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Legislature says farewell to Kevin Phillips

John Cairns’ Leg Watch
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The legislative assembly was rocked by news of the death of Melfort MLA Kevin Phillips at age 63.

Much like what happened after Saskatoon Meewasin MLA Roger Parent died in 2016, Question Period was cancelled for the day on Tuesday, Nov. 14, as MLAs rose to pay their respects to Phillips.

An emotional Premier Brad Wall led a series of tributes in the legislature to Phillips. Wall’s remarks and some of the remarks of other MLAs are printed here, as recorded in Hansard.

Hon. Mr. Wall: — Thank you, Mr. Speaker, and thank you, colleagues in the House.

“I have led a life of security, and family, and community.” These are the words of the late member from Melfort, Kevin Phillips, in his maiden speech in this Legislative Assembly sometime in late 2011. “I have led a life of security, and family, and community.”

Mr. Speaker, I think it’s interesting — if we examine these words, we see what is intentional about them on the part of the man who said them in this place. Because, Mr. Speaker, I don’t think you can make that claim, to have led a life of security, unless you also acted in that way, unless you committed yourself in an effort to live a life of security. And I think, I’m pretty sure what Kevin was referring to when he said that was the industry and the enterprise and the work ethic with which he conducted his life to bring that security for himself and for his family. It’s an intentional statement.

And we know the record bears it out — his work ethic and his industry and his enterprise.

We know that he was a publisher at the Melfort Journal, that he was an entrepreneur. He was in the newspaper business. We know he was an investor and a partner in other businesses as well, that he worked hard to provide that security, to live a life of security. There are members on this side of the House that know the kind of business person he was, and the values he brought to this House, he brought also to that life. I’ve heard specific accounts of that.

He led a life of family.

He also led a life of community, as he noted in that maiden speech. And boy, his record is replete with evidence of that, Mr. Speaker. It in many respects seems to have been his life work even beyond his vocation, his avocations.

He tells the story in his maiden speech about being upset about principals being rotated around the school division in that northeast area, and this must have bothered him and a few other parents because he organized and went to a meeting. And I’m not sure of the result of that effort, but someone told him, as he noted in his Speech from the Throne, in his maiden speech in this House, he noted that someone had told him, you know, “You should put your money where your mouth is and run for the school board.” And so he did, and he served for nine years as a trustee in the Melfort School Division, three as the Chair of that school division. And then later on he became . . . He was the mayor of Melfort. And that’s when I got to meet him…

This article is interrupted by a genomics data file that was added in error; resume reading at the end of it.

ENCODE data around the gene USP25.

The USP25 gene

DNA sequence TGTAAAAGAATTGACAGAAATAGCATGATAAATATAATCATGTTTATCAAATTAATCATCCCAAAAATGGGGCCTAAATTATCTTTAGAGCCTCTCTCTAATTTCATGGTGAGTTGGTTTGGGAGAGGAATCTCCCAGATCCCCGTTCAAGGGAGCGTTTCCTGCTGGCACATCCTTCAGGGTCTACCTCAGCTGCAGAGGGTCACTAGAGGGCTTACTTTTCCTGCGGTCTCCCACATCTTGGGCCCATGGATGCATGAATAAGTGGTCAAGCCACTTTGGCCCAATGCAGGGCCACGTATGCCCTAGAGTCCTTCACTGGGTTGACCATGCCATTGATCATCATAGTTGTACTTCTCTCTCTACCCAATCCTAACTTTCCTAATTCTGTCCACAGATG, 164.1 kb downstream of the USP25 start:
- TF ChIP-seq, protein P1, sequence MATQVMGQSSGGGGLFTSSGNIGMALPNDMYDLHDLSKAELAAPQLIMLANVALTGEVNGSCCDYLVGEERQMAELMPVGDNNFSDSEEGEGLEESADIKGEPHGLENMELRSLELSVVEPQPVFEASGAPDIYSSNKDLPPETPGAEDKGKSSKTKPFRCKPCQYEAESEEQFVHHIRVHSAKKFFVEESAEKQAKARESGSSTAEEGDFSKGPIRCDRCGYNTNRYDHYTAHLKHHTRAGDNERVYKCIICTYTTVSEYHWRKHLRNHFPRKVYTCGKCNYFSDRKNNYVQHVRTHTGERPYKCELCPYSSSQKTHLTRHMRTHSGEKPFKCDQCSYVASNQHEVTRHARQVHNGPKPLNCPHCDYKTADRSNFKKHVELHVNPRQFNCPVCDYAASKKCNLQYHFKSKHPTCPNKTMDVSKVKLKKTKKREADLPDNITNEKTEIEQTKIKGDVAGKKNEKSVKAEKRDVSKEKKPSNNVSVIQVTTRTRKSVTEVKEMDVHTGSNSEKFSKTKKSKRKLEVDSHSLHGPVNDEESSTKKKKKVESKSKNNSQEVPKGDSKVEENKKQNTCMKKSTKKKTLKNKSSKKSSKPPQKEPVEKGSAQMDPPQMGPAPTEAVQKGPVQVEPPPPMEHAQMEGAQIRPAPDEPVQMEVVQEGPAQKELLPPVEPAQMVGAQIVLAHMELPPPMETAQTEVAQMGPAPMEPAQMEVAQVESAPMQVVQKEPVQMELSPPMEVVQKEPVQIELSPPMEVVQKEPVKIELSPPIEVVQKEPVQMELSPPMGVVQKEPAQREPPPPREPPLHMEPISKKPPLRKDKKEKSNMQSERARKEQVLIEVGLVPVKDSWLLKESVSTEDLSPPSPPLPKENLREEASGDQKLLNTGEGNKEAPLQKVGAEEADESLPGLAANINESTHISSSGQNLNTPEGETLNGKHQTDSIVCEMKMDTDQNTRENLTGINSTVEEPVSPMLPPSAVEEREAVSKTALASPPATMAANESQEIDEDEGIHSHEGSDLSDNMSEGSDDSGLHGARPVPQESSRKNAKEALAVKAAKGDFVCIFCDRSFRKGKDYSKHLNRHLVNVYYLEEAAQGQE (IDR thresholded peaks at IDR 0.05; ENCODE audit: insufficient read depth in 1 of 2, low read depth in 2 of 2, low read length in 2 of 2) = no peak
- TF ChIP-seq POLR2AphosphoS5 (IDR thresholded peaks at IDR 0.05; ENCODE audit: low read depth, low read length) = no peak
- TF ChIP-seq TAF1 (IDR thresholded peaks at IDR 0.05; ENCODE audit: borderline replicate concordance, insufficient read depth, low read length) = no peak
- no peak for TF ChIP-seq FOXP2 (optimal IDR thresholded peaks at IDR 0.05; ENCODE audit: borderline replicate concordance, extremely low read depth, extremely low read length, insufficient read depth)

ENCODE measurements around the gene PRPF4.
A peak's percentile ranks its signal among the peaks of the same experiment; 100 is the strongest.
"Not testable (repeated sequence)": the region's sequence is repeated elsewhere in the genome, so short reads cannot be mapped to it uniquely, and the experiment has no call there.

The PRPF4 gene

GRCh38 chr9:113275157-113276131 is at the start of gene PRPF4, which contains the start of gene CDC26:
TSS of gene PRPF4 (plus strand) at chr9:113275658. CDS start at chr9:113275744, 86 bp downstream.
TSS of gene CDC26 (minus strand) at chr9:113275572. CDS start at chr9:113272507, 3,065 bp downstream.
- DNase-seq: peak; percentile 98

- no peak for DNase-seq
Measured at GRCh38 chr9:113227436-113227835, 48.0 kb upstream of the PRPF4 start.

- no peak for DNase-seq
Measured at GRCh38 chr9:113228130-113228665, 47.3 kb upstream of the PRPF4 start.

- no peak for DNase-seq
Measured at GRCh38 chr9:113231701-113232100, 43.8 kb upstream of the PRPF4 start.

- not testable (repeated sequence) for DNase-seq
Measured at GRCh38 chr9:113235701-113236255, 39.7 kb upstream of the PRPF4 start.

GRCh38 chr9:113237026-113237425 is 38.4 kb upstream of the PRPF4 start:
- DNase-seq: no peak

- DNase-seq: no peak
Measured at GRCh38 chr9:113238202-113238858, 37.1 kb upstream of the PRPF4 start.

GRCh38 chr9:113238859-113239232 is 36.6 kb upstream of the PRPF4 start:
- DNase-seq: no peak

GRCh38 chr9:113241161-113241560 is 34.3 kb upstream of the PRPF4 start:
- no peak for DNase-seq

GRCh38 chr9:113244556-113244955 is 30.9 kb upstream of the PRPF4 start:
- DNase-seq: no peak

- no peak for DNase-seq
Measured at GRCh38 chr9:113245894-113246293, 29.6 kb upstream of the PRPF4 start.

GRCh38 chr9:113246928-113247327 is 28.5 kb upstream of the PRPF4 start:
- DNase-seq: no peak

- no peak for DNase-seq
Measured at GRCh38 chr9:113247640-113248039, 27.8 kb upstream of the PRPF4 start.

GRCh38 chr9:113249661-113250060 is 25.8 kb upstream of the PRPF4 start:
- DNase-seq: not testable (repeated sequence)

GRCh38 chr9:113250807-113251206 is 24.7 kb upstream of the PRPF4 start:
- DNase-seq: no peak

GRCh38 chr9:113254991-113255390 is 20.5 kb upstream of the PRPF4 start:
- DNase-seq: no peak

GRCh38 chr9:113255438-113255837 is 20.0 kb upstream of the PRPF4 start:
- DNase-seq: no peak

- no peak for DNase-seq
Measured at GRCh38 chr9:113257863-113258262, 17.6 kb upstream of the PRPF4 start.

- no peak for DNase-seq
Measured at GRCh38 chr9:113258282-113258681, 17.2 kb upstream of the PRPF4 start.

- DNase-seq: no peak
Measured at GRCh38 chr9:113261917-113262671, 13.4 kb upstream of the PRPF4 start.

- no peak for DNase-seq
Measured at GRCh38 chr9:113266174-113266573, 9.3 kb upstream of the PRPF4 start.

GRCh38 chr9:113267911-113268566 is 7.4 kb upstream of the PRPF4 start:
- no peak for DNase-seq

He led a life of community. There are any number of examples we could point to in this respect, but there are few that are as compelling as the domestic violence centre that he helped champion for the city of Melfort, which has also of course been a benefit in service to northeast Saskatchewan.

… So is there any good that can come from yesterday, from someone leaving us at 63 so tragically? You know, there is scripture that would say there is, that all things work together for good but, boy, it’s hard to see it on a day like today unless you consider his daughter Kelli and her husband, Howard. They have five kids: Autumn and Tempestt and Justice and Desiree and Denzel. Unless you consider Kevin’s son Brenden and his wife, Carly, who live in Alberta. Unless you consider his stepdaughter Brandi and her husband, Zach. They have two kids, Tyson and Haley. If you’re wondering if anything good can come from a day like today, well, there’s his stepson Riley and his wife, Felisha, and they have five kids: Kaleb and Raigen and Dexter and twins, Mia and Ava.

And so there’s every expectation, there’s every hope that we can have that the kind of person that Kevin was, the qualities that I have tried to inadequately describe today, are going to get passed on, that they’ve already been passed on, that they’re manifest in the lives of his kids, his stepkids, and his grandchildren. And so that’s the good that will come not from yesterday, from his death, but most assuredly from his life, from a life that is well remembered. Because I believe his was a good example, a very good example, a compelling one and for that example some day it will be said of his grandkids and maybe subsequent generations, that they led lives of security and family and community.

Opposition leader Nicole Sarauer:

Thank you, Mr. Speaker. On behalf of all Saskatchewan New Democrats, but more specifically my colleagues on this side of the floor, I want to extend our sincerest condolences to Kevin’s family, in particular his wife, April, his children, his grandchildren — of whom he talked frequently about and fondly — but also to his friends and his legislative colleagues on the government side.

Kevin was an incredibly kind man. I often had the opportunity to speak with him at MLA [Member of the Legislative Assembly] receptions. He always took time to speak to me, to speak to many of my colleagues. We shared stories this morning. He often shared with me advice, wisdom, life, politics, even as recently as last week at the Sask Watershed Authority reception. And I’m so grateful that I made it to that reception last week because I know now that that’s the last opportunity that I’ll have to get to talk to Kevin. We talked about life. We talked about family. We talked about plans for after politics.